BROMELAIN

BROMELAIN
Bromelain is a natural enzyme found in pineapple that aids in digestion, reduces inflammation, and promotes healthy immune function.
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Uses & Effectiveness

We currently have no information for BROMELAIN overview.

Overview

Bromelain is a type of enzyme called a proteolytic enzyme. It is found in pineapple juice and in the pineapple stem.

Bromelain causes the body to make substances that fight pain and swelling. Bromelain also contains chemicals that seem to interfere with tumor cells and slow blood clotting.

People use bromelain for muscle soreness, pain, burns, kidney stones, and many other conditions, but there is no good scientific evidence to support these uses.

Don't confuse bromelain with other proteolytic enzymes (proteases), such as chymotrypsin, ficin, papain, serrapeptase, or trypsin. These are not the same.

Bromelain, derived from pineapples, is not a vitamin but rather a group of enzymes. It has remarkable anti-inflammatory properties that can aid in digestion, reduce muscle soreness, and even alleviate symptoms of sinusitis.

Side Effects

When taken by mouth: Bromelain is possibly safe for most people. Doses of up to 240 mg daily have been used safely for up to one year. Bromelain might cause some side effects, including diarrhea and stomach upset.

When applied to the skin: Bromelain is possibly safe. It might cause allergic reactions in some people.

Interactions

    Moderate Interaction

    Be cautious with this combination

  • Medications that slow blood clotting (Anticoagulant / Antiplatelet drugs) interacts with BROMELAIN

    Bromelain might slow blood clotting. Taking bromelain along with medications that also slow blood clotting might increase the risk of bruising and bleeding.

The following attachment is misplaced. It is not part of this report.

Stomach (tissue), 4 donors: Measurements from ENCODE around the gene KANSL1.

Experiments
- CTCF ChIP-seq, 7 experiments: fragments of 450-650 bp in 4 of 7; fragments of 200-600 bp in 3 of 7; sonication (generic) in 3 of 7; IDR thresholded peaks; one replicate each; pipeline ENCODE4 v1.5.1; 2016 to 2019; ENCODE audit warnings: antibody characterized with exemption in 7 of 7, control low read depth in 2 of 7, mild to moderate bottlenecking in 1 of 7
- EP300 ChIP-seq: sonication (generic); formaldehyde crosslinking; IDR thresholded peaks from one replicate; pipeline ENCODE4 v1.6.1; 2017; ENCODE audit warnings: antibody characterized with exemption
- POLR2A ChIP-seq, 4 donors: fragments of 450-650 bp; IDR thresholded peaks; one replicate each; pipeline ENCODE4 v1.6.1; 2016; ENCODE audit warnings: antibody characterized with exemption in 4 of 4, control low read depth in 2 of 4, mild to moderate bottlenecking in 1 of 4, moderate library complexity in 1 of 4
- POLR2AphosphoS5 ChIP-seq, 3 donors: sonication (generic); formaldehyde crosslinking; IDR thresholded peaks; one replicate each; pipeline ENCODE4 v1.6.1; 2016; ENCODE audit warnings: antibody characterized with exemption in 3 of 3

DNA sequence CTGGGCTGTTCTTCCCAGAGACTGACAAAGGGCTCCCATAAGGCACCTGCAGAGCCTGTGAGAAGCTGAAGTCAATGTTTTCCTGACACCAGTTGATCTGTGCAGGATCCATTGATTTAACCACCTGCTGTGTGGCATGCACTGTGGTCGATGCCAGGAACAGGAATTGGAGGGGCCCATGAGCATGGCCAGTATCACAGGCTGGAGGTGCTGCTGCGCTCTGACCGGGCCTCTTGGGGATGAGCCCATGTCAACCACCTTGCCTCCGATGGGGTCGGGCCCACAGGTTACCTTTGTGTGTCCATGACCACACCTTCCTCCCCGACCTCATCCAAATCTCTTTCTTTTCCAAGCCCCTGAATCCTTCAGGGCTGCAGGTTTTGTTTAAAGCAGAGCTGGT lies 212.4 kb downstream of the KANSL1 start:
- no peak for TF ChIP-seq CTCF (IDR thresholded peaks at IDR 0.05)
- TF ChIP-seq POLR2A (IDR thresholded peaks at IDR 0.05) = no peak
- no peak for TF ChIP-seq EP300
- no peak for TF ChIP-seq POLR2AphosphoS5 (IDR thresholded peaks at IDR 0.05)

Minor Interaction

    Be watchful with this combination

  • Antibiotics (Tetracycline antibiotics) interacts with BROMELAIN

    Taking bromelain might increase how much antibiotic the body absorbs. Taking bromelain along with some antibiotics called tetracyclines might increase the effects and side effects of these antibiotics.

Special Precautionsand Warnings

When taken by mouth: Bromelain is possibly safe for most people. Doses of up to 240 mg daily have been used safely for up to one year. Bromelain might cause some side effects, including diarrhea and stomach upset.

When applied to the skin: Bromelain is possibly safe. It might cause allergic reactions in some people. Pregnancy and breast-feeding: There isn't enough reliable information to know if bromelain is safe to use when pregnant or breast-feeding. Stay on the safe side and avoid use.

Allergies: People with other allergies might also be allergic to bromelain. Use cautiously if you are allergic to pineapple, latex, ragweed, Echinacea, chrysanthemums, marigolds, daisies, wheat, celery, papain, carrot, fennel, cypress pollen, grass pollen, or other plants.

Surgery: Bromelain might increase the risk of bleeding during and after surgery. Stop using bromelain at least 2 weeks before a scheduled surgery.

Dosing

Bromelain has most often been used by adults in doses of 40-400 mg by mouth daily for up to 13 months. Speak with a healthcare provider to find out what dose might be best for a specific condition.

Disclaimer: The information on this site is provided for informational purposes only and is not medical advice. It does not replace professional medical consultation, diagnosis, or treatment. Do not self-medicate based on the information presented on this site. Always consult with a doctor or other qualified healthcare professional before making any decisions about your health.

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